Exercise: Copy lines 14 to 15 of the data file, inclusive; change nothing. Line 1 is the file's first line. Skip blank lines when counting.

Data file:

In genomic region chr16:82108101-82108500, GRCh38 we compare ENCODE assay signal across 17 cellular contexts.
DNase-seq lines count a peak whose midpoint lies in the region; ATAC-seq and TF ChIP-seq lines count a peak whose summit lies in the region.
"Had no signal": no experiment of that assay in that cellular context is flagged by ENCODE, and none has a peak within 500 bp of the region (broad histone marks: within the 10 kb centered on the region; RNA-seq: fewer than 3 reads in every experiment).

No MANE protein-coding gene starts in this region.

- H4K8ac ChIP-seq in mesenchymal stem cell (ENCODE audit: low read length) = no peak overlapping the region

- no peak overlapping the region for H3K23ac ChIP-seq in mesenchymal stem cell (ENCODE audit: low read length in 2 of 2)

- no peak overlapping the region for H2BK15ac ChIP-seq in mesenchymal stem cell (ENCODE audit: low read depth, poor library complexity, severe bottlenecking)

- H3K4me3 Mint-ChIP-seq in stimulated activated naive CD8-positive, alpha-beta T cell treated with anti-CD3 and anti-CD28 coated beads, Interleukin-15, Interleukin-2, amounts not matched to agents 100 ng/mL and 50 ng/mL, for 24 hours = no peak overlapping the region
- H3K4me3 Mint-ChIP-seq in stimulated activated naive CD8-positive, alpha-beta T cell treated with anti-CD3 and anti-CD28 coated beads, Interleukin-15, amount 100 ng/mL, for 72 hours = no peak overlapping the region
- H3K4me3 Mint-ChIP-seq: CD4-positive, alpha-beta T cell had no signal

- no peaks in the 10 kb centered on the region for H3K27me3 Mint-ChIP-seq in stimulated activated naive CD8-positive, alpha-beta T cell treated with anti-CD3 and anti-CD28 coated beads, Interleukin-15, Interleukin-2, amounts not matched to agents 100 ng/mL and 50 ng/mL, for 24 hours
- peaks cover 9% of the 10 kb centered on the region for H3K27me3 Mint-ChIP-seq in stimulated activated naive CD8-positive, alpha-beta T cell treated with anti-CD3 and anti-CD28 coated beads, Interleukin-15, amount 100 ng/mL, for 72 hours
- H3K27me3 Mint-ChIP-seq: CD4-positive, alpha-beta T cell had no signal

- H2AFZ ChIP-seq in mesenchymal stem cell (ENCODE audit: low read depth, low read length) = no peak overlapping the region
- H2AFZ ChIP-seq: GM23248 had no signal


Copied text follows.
- H2AFZ ChIP-seq in mesenchymal stem cell (ENCODE audit: low read depth, low read length) = no peak overlapping the region
- H2AFZ ChIP-seq: GM23248 had no signal